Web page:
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Martin Kove Interview: Veteran Actor Talks New Western, Says "Cobra Kai" Season 4 "Will Be Very Exciting"

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Image attributed to Martin Kove

Martin Kove

Martin Kove is known for portraying John Kreese in The Karate Kid film franchise (The Karate Kid– 1984, The Karate Kid Part II– 1986, The Karate Kid Part III– 1989) and the television sequel series Cobra Kai and also as Detective Victor Isbecki in the police drama Cagney & Lacey (1982-1988).

Kove’s numerous film credits also include Death Race 2000, White Line Fever, Rambo: First Blood Part II, Steele JusticeWyatt Earp, Glass Trap, Middle Men, The Extendables and Once Upon a Time in Hollywood as well as TV movies Cry for the Strangers, Cagney & Lacey: The Return and Wyatt Earp: Return to Tombstone. The New York native has made many guest appearances in television shows over the course of his 50-year career.

"John Kreese is pretty much a one dimensional villain in the Karate Kid movies, and yet in Cobra Kai, he’s much more multi-dimensional."

Scheduled for release in May 2021 is the western drama 3 Tickets to Paradise, which also features Michelle Manhart, Jeffrey Bentley, Miguel Corona and is directed by Dominic Lopez and Isaac Piche. Kove can currently be seen as John Kreese in the martial arts comedy-drama Cobra Kai with Ralph Macchio, William Zabka and Courtney Henggeler. The third season premiered on Netflix January 1, 2021, and the series has been renewed for a fourth season. Kove's 30-year-old son, Jesse, is also an actor with several films and an appearance in Cobra Kai under his belt.

Smashing Interviews Magazine: Martin, are you filming season four of Cobra Kai today?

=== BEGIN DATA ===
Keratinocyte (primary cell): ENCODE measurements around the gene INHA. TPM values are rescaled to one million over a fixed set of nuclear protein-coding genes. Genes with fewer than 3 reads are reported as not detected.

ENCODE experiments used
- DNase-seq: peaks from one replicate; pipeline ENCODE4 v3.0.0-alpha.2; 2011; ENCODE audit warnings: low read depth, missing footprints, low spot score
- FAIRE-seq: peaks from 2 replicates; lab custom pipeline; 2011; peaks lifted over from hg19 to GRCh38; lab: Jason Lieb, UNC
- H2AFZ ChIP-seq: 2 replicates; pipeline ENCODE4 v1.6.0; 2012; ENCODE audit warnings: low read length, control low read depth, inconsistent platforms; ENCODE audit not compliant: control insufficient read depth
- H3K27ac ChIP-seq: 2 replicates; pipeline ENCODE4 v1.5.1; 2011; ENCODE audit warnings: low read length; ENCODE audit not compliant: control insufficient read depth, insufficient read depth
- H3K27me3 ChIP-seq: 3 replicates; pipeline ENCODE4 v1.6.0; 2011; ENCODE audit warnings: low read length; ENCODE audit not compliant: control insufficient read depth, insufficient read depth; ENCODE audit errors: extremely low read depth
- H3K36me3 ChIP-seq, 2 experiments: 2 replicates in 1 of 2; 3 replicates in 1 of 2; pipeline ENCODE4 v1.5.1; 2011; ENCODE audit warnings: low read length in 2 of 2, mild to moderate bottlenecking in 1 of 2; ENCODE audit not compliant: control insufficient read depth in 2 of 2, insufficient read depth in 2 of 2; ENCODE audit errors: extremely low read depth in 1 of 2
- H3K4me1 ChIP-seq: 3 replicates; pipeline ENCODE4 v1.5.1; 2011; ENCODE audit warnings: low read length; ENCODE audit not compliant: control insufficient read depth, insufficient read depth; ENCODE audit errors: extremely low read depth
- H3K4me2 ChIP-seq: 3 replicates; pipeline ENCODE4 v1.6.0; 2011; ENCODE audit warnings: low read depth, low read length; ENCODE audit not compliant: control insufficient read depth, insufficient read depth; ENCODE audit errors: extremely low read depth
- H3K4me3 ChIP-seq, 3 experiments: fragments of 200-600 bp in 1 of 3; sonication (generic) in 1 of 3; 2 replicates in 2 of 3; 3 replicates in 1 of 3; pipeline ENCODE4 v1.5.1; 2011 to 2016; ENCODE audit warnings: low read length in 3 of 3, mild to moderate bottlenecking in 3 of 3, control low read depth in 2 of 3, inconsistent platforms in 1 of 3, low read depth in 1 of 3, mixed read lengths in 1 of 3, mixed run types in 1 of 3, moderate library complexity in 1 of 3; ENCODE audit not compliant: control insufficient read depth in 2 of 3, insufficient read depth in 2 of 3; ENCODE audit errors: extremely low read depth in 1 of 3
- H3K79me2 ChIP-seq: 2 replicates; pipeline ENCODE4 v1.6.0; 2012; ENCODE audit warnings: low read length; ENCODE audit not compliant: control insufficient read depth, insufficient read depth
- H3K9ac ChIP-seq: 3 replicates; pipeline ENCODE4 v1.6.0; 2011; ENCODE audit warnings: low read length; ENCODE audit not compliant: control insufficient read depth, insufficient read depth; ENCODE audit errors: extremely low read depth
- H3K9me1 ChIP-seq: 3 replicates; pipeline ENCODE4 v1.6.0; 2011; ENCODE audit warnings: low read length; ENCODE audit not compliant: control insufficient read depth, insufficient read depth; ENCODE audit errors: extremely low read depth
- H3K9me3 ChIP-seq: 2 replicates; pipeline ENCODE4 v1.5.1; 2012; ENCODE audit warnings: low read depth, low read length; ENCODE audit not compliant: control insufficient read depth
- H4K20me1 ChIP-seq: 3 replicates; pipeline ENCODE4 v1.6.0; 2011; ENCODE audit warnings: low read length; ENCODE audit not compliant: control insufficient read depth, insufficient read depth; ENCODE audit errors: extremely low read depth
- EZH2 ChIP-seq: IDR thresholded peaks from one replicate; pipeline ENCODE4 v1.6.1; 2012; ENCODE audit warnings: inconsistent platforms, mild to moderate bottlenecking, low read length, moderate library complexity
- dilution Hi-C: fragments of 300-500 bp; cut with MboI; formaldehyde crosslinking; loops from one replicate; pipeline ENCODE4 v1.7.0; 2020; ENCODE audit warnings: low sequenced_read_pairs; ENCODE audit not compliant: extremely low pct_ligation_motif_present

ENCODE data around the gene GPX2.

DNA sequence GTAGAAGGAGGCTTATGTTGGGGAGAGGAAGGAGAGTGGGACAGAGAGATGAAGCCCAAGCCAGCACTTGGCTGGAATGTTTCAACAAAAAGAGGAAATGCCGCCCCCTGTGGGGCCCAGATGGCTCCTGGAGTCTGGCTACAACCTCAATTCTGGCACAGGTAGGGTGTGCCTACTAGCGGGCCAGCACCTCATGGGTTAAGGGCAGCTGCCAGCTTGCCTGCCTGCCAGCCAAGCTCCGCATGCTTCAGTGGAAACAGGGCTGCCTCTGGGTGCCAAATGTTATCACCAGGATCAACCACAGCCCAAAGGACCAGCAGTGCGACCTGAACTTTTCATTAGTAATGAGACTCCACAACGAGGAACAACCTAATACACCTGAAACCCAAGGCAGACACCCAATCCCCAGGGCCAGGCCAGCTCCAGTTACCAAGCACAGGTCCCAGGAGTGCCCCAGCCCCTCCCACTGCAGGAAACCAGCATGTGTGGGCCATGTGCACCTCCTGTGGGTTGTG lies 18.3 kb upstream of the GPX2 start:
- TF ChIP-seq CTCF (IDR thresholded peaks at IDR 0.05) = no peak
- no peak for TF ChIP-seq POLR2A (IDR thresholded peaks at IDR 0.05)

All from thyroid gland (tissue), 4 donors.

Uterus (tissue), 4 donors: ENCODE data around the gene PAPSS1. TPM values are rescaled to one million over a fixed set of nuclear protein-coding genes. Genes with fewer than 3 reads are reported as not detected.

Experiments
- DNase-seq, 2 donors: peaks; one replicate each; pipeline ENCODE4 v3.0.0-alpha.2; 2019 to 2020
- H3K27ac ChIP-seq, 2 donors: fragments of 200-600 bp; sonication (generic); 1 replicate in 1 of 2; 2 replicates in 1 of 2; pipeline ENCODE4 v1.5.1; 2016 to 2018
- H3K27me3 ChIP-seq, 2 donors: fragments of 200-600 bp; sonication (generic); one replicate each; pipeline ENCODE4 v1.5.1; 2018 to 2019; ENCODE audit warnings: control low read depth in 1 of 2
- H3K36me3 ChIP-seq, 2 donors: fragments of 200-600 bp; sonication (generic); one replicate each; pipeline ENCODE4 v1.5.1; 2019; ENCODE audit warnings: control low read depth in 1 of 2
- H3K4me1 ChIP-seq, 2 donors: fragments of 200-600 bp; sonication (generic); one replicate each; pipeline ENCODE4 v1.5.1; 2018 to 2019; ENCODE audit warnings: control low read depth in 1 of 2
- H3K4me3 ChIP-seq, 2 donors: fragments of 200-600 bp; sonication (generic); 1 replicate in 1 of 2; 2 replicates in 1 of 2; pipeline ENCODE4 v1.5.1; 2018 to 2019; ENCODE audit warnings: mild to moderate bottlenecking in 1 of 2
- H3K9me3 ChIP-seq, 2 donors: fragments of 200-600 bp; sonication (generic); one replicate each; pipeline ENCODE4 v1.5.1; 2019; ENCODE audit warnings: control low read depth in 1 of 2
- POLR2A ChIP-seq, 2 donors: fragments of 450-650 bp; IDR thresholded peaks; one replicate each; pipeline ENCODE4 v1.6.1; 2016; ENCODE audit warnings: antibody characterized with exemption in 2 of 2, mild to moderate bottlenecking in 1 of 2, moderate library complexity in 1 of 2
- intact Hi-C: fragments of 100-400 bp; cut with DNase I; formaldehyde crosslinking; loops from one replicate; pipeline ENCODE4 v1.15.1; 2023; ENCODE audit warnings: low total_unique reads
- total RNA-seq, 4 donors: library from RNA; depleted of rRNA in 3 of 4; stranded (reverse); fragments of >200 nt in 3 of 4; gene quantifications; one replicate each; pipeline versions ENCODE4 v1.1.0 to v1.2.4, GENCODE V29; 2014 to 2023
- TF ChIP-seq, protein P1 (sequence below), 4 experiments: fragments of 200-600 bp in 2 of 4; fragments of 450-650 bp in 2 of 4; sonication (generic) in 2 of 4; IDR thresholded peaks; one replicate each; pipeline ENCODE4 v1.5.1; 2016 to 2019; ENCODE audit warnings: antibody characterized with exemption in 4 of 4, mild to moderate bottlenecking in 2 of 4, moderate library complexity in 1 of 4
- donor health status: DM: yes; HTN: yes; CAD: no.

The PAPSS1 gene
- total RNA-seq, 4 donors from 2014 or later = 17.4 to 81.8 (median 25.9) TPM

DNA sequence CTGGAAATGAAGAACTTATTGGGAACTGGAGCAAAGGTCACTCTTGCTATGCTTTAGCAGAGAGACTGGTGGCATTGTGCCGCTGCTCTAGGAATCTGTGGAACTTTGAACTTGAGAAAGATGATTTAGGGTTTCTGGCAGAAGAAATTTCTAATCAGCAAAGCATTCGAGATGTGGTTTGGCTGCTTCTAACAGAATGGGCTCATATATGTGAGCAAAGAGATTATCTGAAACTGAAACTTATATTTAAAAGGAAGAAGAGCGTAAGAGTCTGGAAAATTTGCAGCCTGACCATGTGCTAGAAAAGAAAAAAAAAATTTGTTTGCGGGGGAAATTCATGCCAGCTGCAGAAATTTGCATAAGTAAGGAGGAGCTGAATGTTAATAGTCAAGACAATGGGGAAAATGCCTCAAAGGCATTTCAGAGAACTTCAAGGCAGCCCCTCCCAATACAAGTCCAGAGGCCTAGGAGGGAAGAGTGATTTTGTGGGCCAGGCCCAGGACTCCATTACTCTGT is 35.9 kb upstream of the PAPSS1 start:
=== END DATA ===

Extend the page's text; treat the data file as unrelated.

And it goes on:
Martin Kove: Well, we’re out here in Atlanta. We’re not supposed to talk about season four very much, but it will be very exciting once it’s edited and all that. It’s very exciting. But when it comes out remains to be seen.

Smashing Interviews Magazine: Rumor has it that more actors from the franchise will be joining the show in season four like Sean Kanan. Are you sure you’re sworn to secrecy? (laughs)

Martin Kove: Yeah, they keep reiterating that. We can’t talk about anything. I think it’s a pain in the ass, personally, because I’d like to share some things. But you can’t. You just can’t. It has been terrific working with Netflix, far better than with YouTube. It’s just totally different. They really are supportive and get behind us. They know how to do it.

YouTube is a totally different operation. They were not original programming. They do other things well, but Netflix is terrific. I mean, just terrific. They come up with all kinds of new gags and publicity. They’re a good operation, and they have so many viewers.

Smashing Interviews Magazine: Yes, they do. Let’s first talk about 3 Tickets to Paradise that’s scheduled for release in May. How did you become involved in the project?

Martin Kove: A friend of mine, Jim Clark, was producing a movie that to me, was very much like The Treasure of the Sierra Madre, but it was modern day. It was really exciting using a western town and six-guns, so I signed on to do it. I’m playing this mercenary, and it was a lot of fun. Jim Clark was originally a mercantile owner in Tombstone and then he moved, I believe, to Virginia City, and he produced this movie. He picked out all the actors, and a couple of friends and I will sign on to anything that’s close to a western.

Smashing Interviews Magazine: What is the premise of the film?

Martin Kove: The premise is about hidden gold just like The Treasure of Sierra Madre. Are you familiar with that one with Humphrey Bogart?

Smashing Interviews Magazine: Yes, but it has been quite a while since I’ve seen it.

Martin Kove: Yeah. It’s a great picture, and so many things are taken from that movie. But it’s a search for gold. I’m a mercenary, and then there’s a girl who’s the lead. She and another fellow are lovers, and they search for this gold. It’s in a small town. It’s really interesting. I find if you try and reboot things, you better have your act together to reboot stories that have been done brilliantly. It was a very interesting attempt to really get that story out there with a girl and not Humphrey Bogart leading the treasure search. But it was so much fun to make. There were a lot of horses, and everybody’s carrying six-guns, and yet it was a contemporary story.